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Panama’s Mulino declared ‘unofficial’ winner of presidential election

José Raúl Mulino, a rightwing former public security minister, was declared the “unofficial” winner of Panama’s presidential election on Sunday, the country’s electoral court confirmed.

With over 90% of the total vote counted, Mulino secured about 34% of the ballots. His next closest rival, Ricardo Lombana, took second place with about 25%.

Mulino has pledged to return the country to its economic heyday and to tackle high unemployment with a plan to incentivize private hiring with government funds.

The Central American nation of 4.4 million people, once a GDP leader in the region, is at the crossroads international trade and migration in the region but faces a range of pressing issues from high inflation and unemployment to corruption and water access.

“I receive with joy these results, which are the will of the majority of the Panamanian people in our democracy, which I assume with great responsibility and humility as a Panamanian,” Mulino said during his victory speech.

He originally ran as the vice-presidential candidate of former President Ricardo Martinelli. After a court sentenced Martinelli to 11 years in prison for money laundering, Mulino moved to the top of the ticket.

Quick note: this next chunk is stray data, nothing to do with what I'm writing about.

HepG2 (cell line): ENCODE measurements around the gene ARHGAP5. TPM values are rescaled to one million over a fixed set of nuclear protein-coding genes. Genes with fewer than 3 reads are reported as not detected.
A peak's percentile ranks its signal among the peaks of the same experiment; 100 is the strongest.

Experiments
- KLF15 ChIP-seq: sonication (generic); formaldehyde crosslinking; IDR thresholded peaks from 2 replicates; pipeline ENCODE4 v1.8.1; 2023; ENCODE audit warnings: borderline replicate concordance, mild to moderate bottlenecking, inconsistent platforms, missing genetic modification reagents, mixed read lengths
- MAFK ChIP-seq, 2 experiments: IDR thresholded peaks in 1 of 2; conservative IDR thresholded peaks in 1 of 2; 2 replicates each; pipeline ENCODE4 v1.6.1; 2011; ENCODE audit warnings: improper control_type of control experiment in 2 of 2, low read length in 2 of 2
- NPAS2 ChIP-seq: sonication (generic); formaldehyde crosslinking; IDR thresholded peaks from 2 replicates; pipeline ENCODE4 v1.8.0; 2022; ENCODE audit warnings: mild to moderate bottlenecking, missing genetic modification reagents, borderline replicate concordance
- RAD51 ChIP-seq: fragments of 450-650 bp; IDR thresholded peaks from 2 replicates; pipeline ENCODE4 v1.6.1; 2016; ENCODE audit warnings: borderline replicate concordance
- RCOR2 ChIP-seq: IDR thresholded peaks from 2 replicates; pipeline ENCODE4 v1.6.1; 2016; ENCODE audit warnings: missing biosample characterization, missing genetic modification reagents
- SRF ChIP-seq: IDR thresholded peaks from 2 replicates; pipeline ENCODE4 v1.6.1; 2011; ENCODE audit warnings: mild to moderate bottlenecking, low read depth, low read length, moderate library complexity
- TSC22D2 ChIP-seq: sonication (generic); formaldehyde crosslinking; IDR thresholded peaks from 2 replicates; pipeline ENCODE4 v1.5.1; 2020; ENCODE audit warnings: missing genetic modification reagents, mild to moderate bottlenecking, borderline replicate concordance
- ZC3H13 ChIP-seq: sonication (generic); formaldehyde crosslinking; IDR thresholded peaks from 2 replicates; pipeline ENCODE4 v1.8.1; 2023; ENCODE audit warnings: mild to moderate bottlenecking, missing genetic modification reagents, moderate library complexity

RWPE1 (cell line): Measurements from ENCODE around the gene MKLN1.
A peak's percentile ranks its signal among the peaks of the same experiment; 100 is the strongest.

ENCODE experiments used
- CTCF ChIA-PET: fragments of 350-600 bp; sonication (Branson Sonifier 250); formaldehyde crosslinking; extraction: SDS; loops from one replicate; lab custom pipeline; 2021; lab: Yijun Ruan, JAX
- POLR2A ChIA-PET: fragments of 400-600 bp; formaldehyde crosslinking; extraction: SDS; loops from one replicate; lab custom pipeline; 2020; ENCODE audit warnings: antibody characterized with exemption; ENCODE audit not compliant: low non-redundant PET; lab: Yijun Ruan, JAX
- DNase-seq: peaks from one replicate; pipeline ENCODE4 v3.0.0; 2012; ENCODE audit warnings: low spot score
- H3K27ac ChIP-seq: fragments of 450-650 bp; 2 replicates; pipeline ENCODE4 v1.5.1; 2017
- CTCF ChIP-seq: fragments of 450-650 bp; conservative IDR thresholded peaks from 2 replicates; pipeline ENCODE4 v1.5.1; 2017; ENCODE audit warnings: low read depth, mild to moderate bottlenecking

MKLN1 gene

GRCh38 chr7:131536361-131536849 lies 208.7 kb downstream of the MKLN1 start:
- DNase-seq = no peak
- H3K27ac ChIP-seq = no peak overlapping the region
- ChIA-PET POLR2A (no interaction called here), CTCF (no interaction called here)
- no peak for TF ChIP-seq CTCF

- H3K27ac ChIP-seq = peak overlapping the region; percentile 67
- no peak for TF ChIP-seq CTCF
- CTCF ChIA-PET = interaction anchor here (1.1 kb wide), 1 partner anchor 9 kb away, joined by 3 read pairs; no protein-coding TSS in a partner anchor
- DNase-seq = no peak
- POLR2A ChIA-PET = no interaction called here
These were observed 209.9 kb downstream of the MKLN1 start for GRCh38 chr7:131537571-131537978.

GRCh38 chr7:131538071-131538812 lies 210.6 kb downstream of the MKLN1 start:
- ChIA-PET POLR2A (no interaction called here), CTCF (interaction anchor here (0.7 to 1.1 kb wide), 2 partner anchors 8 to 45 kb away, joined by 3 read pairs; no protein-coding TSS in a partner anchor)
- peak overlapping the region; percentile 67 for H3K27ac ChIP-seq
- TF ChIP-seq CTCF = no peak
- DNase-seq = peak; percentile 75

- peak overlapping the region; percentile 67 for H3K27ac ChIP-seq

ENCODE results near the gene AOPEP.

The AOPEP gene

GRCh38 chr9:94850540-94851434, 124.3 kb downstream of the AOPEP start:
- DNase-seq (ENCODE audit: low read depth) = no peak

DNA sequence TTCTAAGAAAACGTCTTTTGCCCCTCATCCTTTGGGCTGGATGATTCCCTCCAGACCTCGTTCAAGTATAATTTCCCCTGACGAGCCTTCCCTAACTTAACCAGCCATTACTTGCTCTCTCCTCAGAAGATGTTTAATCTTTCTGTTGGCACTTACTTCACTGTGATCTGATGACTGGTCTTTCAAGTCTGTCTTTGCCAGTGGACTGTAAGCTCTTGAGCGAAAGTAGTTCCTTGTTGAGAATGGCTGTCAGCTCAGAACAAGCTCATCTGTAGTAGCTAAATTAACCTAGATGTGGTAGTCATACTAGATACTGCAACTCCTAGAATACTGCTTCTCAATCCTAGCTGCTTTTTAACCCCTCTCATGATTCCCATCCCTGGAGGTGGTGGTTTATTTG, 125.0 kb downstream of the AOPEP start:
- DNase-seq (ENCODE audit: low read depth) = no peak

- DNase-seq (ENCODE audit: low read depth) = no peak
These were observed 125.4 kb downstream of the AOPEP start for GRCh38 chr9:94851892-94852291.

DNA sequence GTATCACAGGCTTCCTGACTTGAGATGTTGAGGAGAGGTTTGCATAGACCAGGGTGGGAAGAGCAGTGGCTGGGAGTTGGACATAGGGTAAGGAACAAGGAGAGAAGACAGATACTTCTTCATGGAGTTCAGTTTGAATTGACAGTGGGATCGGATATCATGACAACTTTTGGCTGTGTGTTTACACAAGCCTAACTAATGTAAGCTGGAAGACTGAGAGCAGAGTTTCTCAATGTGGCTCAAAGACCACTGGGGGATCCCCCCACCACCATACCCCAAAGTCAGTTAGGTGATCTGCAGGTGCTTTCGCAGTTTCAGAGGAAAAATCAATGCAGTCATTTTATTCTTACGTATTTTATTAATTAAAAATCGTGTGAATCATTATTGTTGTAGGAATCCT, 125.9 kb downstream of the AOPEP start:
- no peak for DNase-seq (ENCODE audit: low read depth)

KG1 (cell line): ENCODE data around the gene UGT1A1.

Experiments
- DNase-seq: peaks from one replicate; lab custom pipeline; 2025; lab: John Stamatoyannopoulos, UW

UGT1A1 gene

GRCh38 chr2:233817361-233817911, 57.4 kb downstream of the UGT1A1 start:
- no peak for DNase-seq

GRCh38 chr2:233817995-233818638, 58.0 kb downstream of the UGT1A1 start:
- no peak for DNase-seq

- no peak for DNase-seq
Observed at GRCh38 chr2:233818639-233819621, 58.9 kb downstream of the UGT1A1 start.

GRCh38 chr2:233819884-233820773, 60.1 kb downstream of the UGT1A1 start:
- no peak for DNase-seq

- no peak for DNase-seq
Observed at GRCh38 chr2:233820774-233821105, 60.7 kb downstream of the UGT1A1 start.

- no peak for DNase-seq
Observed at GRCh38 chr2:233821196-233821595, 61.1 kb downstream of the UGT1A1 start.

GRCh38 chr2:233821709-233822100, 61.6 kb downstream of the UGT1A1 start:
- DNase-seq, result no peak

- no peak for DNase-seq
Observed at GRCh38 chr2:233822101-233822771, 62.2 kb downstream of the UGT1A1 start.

Martinelli has been holed up in the Nicaraguan embassy in Panama’s capital after he sought asylum following his sentencing. The former leader continued to play a role in the race by endorsing and supporting his former vice-presidential pick.

Mulino, who is widely seen as having inherited Martinelli’s popular support, thanked the former president in his victory speech.

“To Ricardo Martinelli: my friend, mission accomplished Ricardo. When you invited me to be vice president, I did not imagine this scenario, but it was my turn, and I took it on with enormous responsibility and humility,” he said.

Political pundits have dubbed the election “the most important since after the US invasion” in 1989.

Mulino will take over a country that is polarized and fraught with politician tension and uncertainties.

Panama’s economy has slowed dramatically in recent years, with the IMF forecasting GDP growth of only 2.5 percent this year, down from 7.3 percent last year. In March, credit agency Fitch downgraded Panama’s rating to junk status citing “fiscal and governance challenges” after the country closed its largest mine last year.

Mulino has also vowed to shut down the Darién Gap, the treacherous stretch of jungle beginning in Panama that’s become a main highway for migrants making their way to the US.

More than half a million migrants, mostly from Venezuela, crossed through the Darién Gap in 2023, according to the Panamanian government, doubling the amount recorded in 2022.

The US has been working for months with officials in Panama and Colombia, where the jungle ends, to attempt to shut down the route. But Mulino has not said how he would carry out a closure of the jungle to migrants.

Water access also topped voter’s minds during the vote, analysts say. Droughts exacerbated by El Nino have made access to potable water scarce in some regions and reduced the capacity of the Panama Canal, a centerpiece of the country’s GDP.

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